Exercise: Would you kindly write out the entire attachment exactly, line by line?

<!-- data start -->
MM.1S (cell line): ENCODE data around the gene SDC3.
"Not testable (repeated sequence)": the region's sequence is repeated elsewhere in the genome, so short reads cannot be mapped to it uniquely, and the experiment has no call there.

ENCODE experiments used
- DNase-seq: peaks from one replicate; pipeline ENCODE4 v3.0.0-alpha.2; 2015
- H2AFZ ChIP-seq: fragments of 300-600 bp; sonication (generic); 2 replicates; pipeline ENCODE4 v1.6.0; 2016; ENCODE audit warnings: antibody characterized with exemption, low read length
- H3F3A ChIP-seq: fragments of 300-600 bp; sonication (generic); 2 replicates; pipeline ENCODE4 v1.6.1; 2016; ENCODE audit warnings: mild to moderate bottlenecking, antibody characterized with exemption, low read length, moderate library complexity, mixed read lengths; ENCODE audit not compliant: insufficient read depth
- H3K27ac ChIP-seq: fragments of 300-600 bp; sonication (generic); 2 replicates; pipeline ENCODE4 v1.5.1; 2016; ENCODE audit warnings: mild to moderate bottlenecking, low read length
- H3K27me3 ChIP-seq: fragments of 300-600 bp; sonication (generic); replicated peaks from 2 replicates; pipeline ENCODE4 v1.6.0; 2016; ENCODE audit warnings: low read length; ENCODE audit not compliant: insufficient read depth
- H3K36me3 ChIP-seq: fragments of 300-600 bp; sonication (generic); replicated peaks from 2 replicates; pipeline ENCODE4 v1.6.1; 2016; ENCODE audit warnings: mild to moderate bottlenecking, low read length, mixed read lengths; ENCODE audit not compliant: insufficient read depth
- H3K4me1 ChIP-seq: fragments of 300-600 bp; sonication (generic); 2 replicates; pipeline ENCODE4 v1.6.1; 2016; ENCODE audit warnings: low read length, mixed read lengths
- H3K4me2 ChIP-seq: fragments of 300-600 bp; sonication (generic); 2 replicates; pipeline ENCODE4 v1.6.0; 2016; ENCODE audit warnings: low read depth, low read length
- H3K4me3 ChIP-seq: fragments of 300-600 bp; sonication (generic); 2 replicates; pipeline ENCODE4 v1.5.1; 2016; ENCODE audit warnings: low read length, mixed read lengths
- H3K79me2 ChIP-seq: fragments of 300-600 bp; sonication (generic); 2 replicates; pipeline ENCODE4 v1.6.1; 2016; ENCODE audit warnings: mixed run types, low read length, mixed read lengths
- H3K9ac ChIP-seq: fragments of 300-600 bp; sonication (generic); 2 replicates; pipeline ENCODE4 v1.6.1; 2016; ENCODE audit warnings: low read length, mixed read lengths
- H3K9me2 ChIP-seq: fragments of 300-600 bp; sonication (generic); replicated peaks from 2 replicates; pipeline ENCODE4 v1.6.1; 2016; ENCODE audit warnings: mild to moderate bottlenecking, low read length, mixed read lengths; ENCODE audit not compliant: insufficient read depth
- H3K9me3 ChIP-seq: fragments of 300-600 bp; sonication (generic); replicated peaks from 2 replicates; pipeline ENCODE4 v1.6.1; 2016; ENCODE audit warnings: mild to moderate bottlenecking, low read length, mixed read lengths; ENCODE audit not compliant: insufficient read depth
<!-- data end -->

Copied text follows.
MM.1S (cell line): ENCODE data around the gene SDC3.
"Not testable (repeated sequence)": the region's sequence is repeated elsewhere in the genome, so short reads cannot be mapped to it uniquely, and the experiment has no call there.

ENCODE experiments used
- DNase-seq: peaks from one replicate; pipeline ENCODE4 v3.0.0-alpha.2; 2015
- H2AFZ ChIP-seq: fragments of 300-600 bp; sonication (generic); 2 replicates; pipeline ENCODE4 v1.6.0; 2016; ENCODE audit warnings: antibody characterized with exemption, low read length
- H3F3A ChIP-seq: fragments of 300-600 bp; sonication (generic); 2 replicates; pipeline ENCODE4 v1.6.1; 2016; ENCODE audit warnings: mild to moderate bottlenecking, antibody characterized with exemption, low read length, moderate library complexity, mixed read lengths; ENCODE audit not compliant: insufficient read depth
- H3K27ac ChIP-seq: fragments of 300-600 bp; sonication (generic); 2 replicates; pipeline ENCODE4 v1.5.1; 2016; ENCODE audit warnings: mild to moderate bottlenecking, low read length
- H3K27me3 ChIP-seq: fragments of 300-600 bp; sonication (generic); replicated peaks from 2 replicates; pipeline ENCODE4 v1.6.0; 2016; ENCODE audit warnings: low read length; ENCODE audit not compliant: insufficient read depth
- H3K36me3 ChIP-seq: fragments of 300-600 bp; sonication (generic); replicated peaks from 2 replicates; pipeline ENCODE4 v1.6.1; 2016; ENCODE audit warnings: mild to moderate bottlenecking, low read length, mixed read lengths; ENCODE audit not compliant: insufficient read depth
- H3K4me1 ChIP-seq: fragments of 300-600 bp; sonication (generic); 2 replicates; pipeline ENCODE4 v1.6.1; 2016; ENCODE audit warnings: low read length, mixed read lengths
- H3K4me2 ChIP-seq: fragments of 300-600 bp; sonication (generic); 2 replicates; pipeline ENCODE4 v1.6.0; 2016; ENCODE audit warnings: low read depth, low read length
- H3K4me3 ChIP-seq: fragments of 300-600 bp; sonication (generic); 2 replicates; pipeline ENCODE4 v1.5.1; 2016; ENCODE audit warnings: low read length, mixed read lengths
- H3K79me2 ChIP-seq: fragments of 300-600 bp; sonication (generic); 2 replicates; pipeline ENCODE4 v1.6.1; 2016; ENCODE audit warnings: mixed run types, low read length, mixed read lengths
- H3K9ac ChIP-seq: fragments of 300-600 bp; sonication (generic); 2 replicates; pipeline ENCODE4 v1.6.1; 2016; ENCODE audit warnings: low read length, mixed read lengths
- H3K9me2 ChIP-seq: fragments of 300-600 bp; sonication (generic); replicated peaks from 2 replicates; pipeline ENCODE4 v1.6.1; 2016; ENCODE audit warnings: mild to moderate bottlenecking, low read length, mixed read lengths; ENCODE audit not compliant: insufficient read depth
- H3K9me3 ChIP-seq: fragments of 300-600 bp; sonication (generic); replicated peaks from 2 replicates; pipeline ENCODE4 v1.6.1; 2016; ENCODE audit warnings: mild to moderate bottlenecking, low read length, mixed read lengths; ENCODE audit not compliant: insufficient read depth